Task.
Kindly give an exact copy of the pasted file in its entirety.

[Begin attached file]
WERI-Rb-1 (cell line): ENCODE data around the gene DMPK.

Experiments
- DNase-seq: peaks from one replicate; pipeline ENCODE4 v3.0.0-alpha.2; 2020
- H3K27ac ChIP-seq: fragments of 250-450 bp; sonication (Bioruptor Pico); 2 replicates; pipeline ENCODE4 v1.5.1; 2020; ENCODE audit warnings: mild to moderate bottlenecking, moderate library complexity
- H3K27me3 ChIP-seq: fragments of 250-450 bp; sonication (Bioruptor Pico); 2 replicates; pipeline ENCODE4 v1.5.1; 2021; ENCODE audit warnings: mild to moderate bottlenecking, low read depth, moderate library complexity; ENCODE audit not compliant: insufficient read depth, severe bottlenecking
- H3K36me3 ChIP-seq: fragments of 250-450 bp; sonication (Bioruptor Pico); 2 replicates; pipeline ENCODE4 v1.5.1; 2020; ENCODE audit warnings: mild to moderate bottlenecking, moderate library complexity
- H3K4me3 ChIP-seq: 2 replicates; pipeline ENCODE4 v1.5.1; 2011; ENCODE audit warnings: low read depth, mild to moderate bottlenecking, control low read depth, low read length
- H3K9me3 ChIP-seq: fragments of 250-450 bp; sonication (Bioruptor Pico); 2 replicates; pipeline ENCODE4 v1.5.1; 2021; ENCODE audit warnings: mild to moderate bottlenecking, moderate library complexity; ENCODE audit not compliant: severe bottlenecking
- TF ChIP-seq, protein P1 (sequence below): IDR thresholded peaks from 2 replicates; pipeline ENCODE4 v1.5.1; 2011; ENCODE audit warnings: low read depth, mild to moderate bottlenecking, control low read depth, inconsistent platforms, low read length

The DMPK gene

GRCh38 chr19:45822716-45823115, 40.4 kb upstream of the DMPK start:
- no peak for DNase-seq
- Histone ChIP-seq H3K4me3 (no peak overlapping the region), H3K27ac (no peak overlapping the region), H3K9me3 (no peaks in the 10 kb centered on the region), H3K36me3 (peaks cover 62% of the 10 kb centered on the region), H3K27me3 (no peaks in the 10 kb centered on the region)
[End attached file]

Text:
WERI-Rb-1 (cell line): ENCODE data around the gene DMPK.

Experiments
- DNase-seq: peaks from one replicate; pipeline ENCODE4 v3.0.0-alpha.2; 2020
- H3K27ac ChIP-seq: fragments of 250-450 bp; sonication (Bioruptor Pico); 2 replicates; pipeline ENCODE4 v1.5.1; 2020; ENCODE audit warnings: mild to moderate bottlenecking, moderate library complexity
- H3K27me3 ChIP-seq: fragments of 250-450 bp; sonication (Bioruptor Pico); 2 replicates; pipeline ENCODE4 v1.5.1; 2021; ENCODE audit warnings: mild to moderate bottlenecking, low read depth, moderate library complexity; ENCODE audit not compliant: insufficient read depth, severe bottlenecking
- H3K36me3 ChIP-seq: fragments of 250-450 bp; sonication (Bioruptor Pico); 2 replicates; pipeline ENCODE4 v1.5.1; 2020; ENCODE audit warnings: mild to moderate bottlenecking, moderate library complexity
- H3K4me3 ChIP-seq: 2 replicates; pipeline ENCODE4 v1.5.1; 2011; ENCODE audit warnings: low read depth, mild to moderate bottlenecking, control low read depth, low read length
- H3K9me3 ChIP-seq: fragments of 250-450 bp; sonication (Bioruptor Pico); 2 replicates; pipeline ENCODE4 v1.5.1; 2021; ENCODE audit warnings: mild to moderate bottlenecking, moderate library complexity; ENCODE audit not compliant: severe bottlenecking
- TF ChIP-seq, protein P1 (sequence below): IDR thresholded peaks from 2 replicates; pipeline ENCODE4 v1.5.1; 2011; ENCODE audit warnings: low read depth, mild to moderate bottlenecking, control low read depth, inconsistent platforms, low read length

The DMPK gene

GRCh38 chr19:45822716-45823115, 40.4 kb upstream of the DMPK start:
- no peak for DNase-seq
- Histone ChIP-seq H3K4me3 (no peak overlapping the region), H3K27ac (no peak overlapping the region), H3K9me3 (no peaks in the 10 kb centered on the region), H3K36me3 (peaks cover 62% of the 10 kb centered on the region), H3K27me3 (no peaks in the 10 kb centered on the region)